She walks in the building, in the motion of a day and its doings. She wears a youthful beauty, but the effects of a heavy heart reside in her face, in her forlorn eyes. I saw it immediately. Like all the rest, she’s come to pick up her forms and tells me her name. As I retrieve it from the drawer, I remember what was written inside.
I never considered that this job would be a front row seat to such humanity. Answering phones, mailing invoices, scheduling appointments, greeting clients, these are the tasks where the stories of life are relived. They flood the handset of my phone, spilling out into the spaces around my desk. This place is not for sugar coated, hazy daydreams. The tax office is where the deepest of life must be brought to the forefront. And it gets me every single time. I never truly expect to find it in the sea of small talk, in the momentary encounters. But, it comes, stealing my breath.
I remember how she placed an X over his name, every place it was printed. The word, divorce, written on a key line. I know the weight those seven letters hold. I remember how it changed my family forever. And there it is, on nearly every page, evidence of a joint life now being severed and split. Brutal and real. I uttered a silent prayer as she walked away.
And yet, another story where love surpassed the grave, as she slowly approached the desk with a smile on her face. The spouse signature line will remain empty, for the first time in 54 years. Her sigh is rich with a lifetime as she pauses there and sets down the pen. Oh darling, she says. We’ve never met, but I sense a kindred spirit. It goes on, it just does, whether we like it or not and here I am having to handle all of this without him and to be honest, I have no idea what I’m doing. But, another sigh, we go on, we just do. I don’t understand how. It’s a mystery. As she walks down the hall for her appointment, I can hardly bare the weight of her story. I can tell, theirs was a lovely life, rich with all the seasons. And she carries their legacy in the fortitude of her smile, in the warmth of her eyes. So heart breaking and beautiful.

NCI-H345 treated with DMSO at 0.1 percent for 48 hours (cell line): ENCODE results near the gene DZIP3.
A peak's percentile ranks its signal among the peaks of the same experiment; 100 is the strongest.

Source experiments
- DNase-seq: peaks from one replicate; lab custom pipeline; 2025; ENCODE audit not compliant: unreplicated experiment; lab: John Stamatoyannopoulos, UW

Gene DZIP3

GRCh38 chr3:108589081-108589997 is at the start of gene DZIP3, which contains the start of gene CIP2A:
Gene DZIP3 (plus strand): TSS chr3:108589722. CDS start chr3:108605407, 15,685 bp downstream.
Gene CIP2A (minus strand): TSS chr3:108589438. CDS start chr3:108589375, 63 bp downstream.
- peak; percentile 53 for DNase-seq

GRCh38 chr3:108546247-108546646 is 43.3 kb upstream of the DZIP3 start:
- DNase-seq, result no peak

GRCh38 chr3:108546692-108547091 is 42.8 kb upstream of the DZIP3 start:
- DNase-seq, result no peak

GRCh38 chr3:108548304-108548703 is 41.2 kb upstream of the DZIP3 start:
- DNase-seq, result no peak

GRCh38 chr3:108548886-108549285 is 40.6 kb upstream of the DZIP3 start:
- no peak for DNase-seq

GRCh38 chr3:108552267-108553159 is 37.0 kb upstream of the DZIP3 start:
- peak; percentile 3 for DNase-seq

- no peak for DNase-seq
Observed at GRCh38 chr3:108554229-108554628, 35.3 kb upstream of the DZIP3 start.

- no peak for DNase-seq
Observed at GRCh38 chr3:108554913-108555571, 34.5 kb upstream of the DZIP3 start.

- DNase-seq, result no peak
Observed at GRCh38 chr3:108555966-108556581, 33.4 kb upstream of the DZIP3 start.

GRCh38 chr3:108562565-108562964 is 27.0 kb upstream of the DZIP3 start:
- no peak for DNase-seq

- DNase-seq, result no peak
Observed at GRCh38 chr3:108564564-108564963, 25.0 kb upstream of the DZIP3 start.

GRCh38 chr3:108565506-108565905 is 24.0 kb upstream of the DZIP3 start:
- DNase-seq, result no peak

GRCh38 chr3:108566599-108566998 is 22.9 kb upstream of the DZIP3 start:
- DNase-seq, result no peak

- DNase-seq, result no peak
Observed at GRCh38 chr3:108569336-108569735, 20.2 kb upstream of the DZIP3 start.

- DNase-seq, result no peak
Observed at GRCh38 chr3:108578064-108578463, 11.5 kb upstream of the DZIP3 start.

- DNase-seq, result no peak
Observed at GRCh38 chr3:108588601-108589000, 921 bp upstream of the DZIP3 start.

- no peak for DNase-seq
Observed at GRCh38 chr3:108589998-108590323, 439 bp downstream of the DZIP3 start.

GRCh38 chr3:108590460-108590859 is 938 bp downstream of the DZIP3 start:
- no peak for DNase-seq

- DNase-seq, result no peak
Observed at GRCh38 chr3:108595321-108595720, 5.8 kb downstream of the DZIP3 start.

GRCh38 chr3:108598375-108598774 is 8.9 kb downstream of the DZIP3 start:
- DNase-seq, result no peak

Time after time, they pause at that same line, leaving it blank for the first time or perhaps, it catches them off guard too.
Does one ever get used to such things? I hope not. I hope that we always feel the tides of life, rising and falling, the motion of existence. I hope the stories do not become commonplace. I hope the weight of life biggest moments are felt according their true value, as magical or devastating, as they may be.
Birth and death and marriage and loss. Lifetimes. These are the stories of the tax office, often translated in lists and numbers. Numbers aren’t my thing. I read eyes and pauses, gathering a different kind of data.
The powerful play goes on, and you may contribute a verse.